ANKARA -- The expression "Turkish delights" takes on new meaning in
Cappadocia, a geological wonderland sculpted by erosion into a
labyrinth of natural arches, towers and pyramids.
During its turbulent history, this central Anatolian plateau has
seen the likes of Alexander the Great and Tamerlane march by.
Today's invaders are tourists captivated by its mysterious beauty
and grand treasury of monuments.
The major gateway is Ankara, 50 minutes by air from Istanbul and
a half-day drive by car. There is also the option of a seven-hour
ride aboard the Ankara Express, a train that offers seating in
private compartments. From Ankara it is a four-hour drive to the
main towns of Cappadocia.
Most tour operators come to Cappadocia through Kayseri by a
90-minute flight from Istanbul. From Kayseri, it is less than a
two-hour drive to the most popular bases for exploring sites in
Goreme, Urgup and Avanos.
Although there are no official borders to Cappadocia, many
attractions lie roughly within a triangle formed by the towns of
Avanos in the north, Nevsehir in the west and Urgup in the
Long-ago eruptions of a volcano covered the plateau in a
moonscape of ash. The soft rock, called tufa, has been transformed
by erosion into a haunting, surrealistic landscape of cones and
The finest formations lie in what is called the Valley of the
Fairy Chimneys, whose white-rock pinnacles often soar to 250
Cappadocia became an area of refuge for Christians as early as
the second century. By the fourth century, the region had produced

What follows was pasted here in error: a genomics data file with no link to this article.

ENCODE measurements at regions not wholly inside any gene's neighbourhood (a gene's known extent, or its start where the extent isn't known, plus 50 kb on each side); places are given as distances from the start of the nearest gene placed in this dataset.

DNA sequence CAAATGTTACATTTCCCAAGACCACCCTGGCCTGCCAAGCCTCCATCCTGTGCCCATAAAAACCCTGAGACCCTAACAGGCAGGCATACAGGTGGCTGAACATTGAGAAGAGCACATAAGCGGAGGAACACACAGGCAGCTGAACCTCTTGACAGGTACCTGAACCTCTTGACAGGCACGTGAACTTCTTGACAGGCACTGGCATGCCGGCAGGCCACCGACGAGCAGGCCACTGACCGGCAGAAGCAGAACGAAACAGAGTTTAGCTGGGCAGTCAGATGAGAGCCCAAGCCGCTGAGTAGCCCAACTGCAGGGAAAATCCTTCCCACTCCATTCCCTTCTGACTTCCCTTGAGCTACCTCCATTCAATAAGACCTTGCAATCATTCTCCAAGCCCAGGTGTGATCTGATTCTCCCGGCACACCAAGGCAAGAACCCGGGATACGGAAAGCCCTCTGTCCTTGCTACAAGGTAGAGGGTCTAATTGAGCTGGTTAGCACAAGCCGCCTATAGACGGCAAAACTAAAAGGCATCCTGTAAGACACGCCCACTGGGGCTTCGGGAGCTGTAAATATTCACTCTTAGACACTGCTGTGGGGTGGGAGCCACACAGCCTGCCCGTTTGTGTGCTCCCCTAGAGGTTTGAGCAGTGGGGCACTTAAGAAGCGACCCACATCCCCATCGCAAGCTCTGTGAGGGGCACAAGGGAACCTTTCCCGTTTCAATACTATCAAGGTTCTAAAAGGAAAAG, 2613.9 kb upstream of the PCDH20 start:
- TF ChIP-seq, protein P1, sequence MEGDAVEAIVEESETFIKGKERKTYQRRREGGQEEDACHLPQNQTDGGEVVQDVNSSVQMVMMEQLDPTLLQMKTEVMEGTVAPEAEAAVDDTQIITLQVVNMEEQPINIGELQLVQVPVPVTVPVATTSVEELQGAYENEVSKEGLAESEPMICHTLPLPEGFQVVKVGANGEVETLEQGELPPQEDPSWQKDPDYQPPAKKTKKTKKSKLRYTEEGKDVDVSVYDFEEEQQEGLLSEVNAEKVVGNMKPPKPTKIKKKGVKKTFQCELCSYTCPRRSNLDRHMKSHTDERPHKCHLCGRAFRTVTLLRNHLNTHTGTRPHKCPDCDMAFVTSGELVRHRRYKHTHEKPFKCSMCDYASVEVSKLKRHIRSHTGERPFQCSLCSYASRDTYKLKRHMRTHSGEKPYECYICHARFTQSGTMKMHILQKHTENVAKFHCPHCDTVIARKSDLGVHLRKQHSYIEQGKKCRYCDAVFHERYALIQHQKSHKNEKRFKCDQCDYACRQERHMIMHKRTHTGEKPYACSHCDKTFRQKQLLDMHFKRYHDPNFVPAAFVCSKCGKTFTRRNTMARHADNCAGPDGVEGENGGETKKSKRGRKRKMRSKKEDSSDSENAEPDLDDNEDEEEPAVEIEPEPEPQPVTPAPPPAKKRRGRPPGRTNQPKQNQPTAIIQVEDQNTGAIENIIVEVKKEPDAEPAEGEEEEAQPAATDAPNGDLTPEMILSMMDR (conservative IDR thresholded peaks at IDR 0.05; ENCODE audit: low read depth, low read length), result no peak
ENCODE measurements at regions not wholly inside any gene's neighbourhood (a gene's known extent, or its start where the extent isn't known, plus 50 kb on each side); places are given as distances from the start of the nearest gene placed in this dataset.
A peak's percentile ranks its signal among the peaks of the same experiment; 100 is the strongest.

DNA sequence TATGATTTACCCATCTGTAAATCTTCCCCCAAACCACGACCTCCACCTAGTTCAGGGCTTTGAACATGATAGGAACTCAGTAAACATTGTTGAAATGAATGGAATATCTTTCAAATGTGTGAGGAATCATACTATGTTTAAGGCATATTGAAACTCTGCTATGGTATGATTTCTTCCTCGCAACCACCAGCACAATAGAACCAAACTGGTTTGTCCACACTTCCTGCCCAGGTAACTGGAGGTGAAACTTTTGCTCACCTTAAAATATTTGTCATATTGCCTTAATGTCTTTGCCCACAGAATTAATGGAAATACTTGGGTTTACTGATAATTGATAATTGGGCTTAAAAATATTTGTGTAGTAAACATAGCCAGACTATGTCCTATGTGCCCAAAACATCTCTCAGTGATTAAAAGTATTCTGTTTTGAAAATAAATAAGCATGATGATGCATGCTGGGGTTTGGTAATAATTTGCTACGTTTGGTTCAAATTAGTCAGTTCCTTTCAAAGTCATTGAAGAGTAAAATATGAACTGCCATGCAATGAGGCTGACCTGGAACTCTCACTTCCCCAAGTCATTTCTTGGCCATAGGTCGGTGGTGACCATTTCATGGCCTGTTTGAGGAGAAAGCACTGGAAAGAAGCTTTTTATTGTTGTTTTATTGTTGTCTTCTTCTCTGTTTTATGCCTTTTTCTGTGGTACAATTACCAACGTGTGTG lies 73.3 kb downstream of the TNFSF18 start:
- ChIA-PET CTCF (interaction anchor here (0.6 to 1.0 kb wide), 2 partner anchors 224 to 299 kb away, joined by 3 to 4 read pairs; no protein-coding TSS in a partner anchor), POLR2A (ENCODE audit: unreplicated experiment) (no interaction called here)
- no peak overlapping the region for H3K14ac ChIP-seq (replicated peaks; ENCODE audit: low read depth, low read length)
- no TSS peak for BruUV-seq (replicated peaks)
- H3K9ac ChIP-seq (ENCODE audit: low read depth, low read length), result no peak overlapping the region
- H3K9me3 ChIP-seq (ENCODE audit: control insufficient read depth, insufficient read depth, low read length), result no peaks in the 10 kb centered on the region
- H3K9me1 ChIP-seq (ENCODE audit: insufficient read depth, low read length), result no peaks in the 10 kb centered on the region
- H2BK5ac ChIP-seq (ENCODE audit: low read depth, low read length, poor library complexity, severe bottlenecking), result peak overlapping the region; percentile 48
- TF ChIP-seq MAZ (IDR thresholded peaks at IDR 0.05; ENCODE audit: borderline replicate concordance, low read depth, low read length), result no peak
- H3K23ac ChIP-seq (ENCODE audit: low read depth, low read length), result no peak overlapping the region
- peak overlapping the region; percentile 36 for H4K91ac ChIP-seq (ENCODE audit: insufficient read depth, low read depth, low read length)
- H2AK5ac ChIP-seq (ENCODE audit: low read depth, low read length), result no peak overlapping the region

several important saints, among them St. Basil the Great, who came
to teach in the Goreme Valley and who served as bishop of
These Christians, safe from the hostile rulers closer to the
Mediterranean, carved out caves and later churches that they
decorated with domed ceilings, graceful columns and altars and
scenes from the Old and New Testaments.
Despite destruction from invading Mongols in the 13th century,
echoes of a religious past remain in the chapel of St. Basil, which
features paintings of the Christ child.
There also are religious patterns adorning the archways of the
Apple Church. Graffiti scratched in the paintings of the two
churches show desecrations dating to the mid-1800s. About two dozen
churches are found in what is called Goreme's open-air museum.
South of Nevsehir, at Kaymakli and Derinkuyu, visitors find
entire underground cities hollowed out of the earth to depths of
six and seven stories and occupied centuries before Christians came
to the region.
Derinkuyu, for instance, is laced with tunnels that connect a
vertical honeycomb of apartments, kitchens, wineries, chapels,
stables and other rooms, all estimated to have accommodated a
populace of 30,000 inhabitants.
In Kaymakli, another subterranean city, residents could escape
from harm some four levels belowground.
Nevsehir is the regional capital and, along with nearby and
prettier Urgup, one of several good bases from which to explore
The region is a natural destination for hikers to explore, and
several walking-tour companies are offering Turkey itineraries,
including Backroads in Berkeley, Calif., (800) GO-ACTIVE;
Butterfield & Robinson in Toronto, (800) 678-1147, and
Adventure Center in Emery-ville, Calif., (800) 227-8747.
Turkish Tourist Office
Phone: (212) 687-2194
Fax: (212) 599-7568